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Note: Most user interface tasks can be performed in Edge Classic or the New Edge experience. For an overview, getting started topics, and release notes specific to the New Edge experience, see the docs.

Key points of API proxy development

This topic lists some basic characteristics of API proxies, along with links to more information.

APIs are entry points for one application to use the capabilities of another. You implement API proxies to create APIs

In Apigee Edge, you implement API proxies by configuring API proxy logic as a sequence of steps that execute in response to a request from client code. You expose an API proxy to clients by defining endpoints that include a URL with resource paths, an HTTP verb, body requirements, and so on.

Though it's called an API proxy, from the client code's perspective, it's the API.

For an overview of API proxies, see Understanding APIs and API proxies.

You arrange the sequence of API proxy logic using flows

In any application, data flows through the application guided by condition logic. In Apigee Edge, the path of processing is made up of flows. A flow is a sequence of stages that makeu up an API proxy's processing path. Flows are how Apigee Edge provides places for you to apply logic and behavior at specific places from client to backend resource, then back to client.

For more on flows, see Controlling how a proxy executes with flows

You access state data through flow variables created by API proxies

An API proxy has access to variables that represent execution state. You can access these variables from the XML that configures your API proxies and policies. You can also access them when you're extending an API proxy with a procedural language, such as Java, JavaScript, or Python.

These variables are held by Apigee Edge. Some exist by default, usually because they're common to what API proxies do (such as because they're part of an HTTP request). You can also create your own variables to satisfy a logic requirement.

For more about variables, see Managing proxy state with flow variables.

You can have API proxies execute conditionally

Just as in most programming languages, in API proxies you can have code execute conditionally. Conditions are often based on API proxy state, which you can access through flow variables. For example, you can have a condition that checks for the user agent, then processes the request accordingly.

For more on conditional execution, see Flow variables and conditions.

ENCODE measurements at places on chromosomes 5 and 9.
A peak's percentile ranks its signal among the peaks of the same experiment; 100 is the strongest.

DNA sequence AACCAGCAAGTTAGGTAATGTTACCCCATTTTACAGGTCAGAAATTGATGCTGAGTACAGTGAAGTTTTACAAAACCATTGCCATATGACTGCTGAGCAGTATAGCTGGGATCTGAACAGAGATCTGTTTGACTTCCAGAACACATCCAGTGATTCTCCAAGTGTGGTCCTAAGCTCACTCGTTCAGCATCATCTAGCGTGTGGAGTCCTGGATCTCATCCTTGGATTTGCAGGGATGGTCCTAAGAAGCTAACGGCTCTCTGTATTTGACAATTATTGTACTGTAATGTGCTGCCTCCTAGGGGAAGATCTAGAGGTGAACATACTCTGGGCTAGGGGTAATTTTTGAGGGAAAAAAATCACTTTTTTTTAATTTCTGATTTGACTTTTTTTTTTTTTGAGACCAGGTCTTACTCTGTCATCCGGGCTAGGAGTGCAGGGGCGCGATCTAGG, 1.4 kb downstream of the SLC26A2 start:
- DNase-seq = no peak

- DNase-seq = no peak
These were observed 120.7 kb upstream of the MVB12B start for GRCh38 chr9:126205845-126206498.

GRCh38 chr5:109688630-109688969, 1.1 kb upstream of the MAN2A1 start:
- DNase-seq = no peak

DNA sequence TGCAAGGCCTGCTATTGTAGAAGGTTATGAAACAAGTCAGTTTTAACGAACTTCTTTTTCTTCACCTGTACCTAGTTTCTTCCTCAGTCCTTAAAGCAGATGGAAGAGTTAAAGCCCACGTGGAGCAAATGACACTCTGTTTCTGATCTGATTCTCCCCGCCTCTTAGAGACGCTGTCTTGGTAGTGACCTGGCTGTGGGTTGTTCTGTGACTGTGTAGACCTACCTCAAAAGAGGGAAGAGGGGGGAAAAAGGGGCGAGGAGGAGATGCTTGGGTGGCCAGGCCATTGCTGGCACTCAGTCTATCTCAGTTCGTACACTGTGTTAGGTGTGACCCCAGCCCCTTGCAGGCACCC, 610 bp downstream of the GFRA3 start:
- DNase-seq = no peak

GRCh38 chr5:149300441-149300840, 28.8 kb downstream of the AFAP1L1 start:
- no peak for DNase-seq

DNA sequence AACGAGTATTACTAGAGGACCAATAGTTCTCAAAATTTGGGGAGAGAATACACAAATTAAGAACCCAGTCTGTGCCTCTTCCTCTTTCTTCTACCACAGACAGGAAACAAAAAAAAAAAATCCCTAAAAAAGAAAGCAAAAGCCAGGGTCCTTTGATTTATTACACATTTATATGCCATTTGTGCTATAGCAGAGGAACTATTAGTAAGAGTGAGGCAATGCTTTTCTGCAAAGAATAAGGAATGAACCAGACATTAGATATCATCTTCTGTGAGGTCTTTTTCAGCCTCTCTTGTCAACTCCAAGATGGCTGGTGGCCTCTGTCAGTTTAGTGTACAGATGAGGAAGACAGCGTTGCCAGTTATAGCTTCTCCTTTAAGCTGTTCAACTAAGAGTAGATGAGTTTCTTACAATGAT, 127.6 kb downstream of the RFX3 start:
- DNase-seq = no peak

You implement most logic in an API proxy using policies

Most of the logic you add to an API proxy is packaged as policies. A policy is an Apigee Edge component that encapsulates logic for a functional area, such as security or traffic management. You configure a policy with XML that sets properties for the underlying logic. You arrange policies in a sequence within a flow, so that your API proxy executes the logic in the best order for your proxy's goals.

For more about policies, see What's a policy?.

You can include reusable sets of functionality

When your API proxy includes logic that will be used from multiple places in your code -- such as other API proxies -- you can collect that logic for calls from multiple places. For example, you can group security logic in a shared flow that other API proxies call, reducing duplication across API proxies.

For more on shared flows, see Reusable shared flows. For more on API proxy chaining, see Chaining API proxies together.

You can debug a proxy with the Trace tool

Apigee Edge includes a Trace tool you can use to examine your API proxy's execution flow when debugging and testing. The tool visually presents each API proxy step that executes for a request. As in a debugger, at each step you can view the list of variable values that make up API proxy state.

For more about debugging with Trace, see Using the Trace tool.

You handle API proxy errors as faults

By configuring a fault handler, you can customize the error returned to an API client. Fault handlers give you control over error messages whether the error originates from your own code or from an included component (such as a policy).

For more, see Handling faults.

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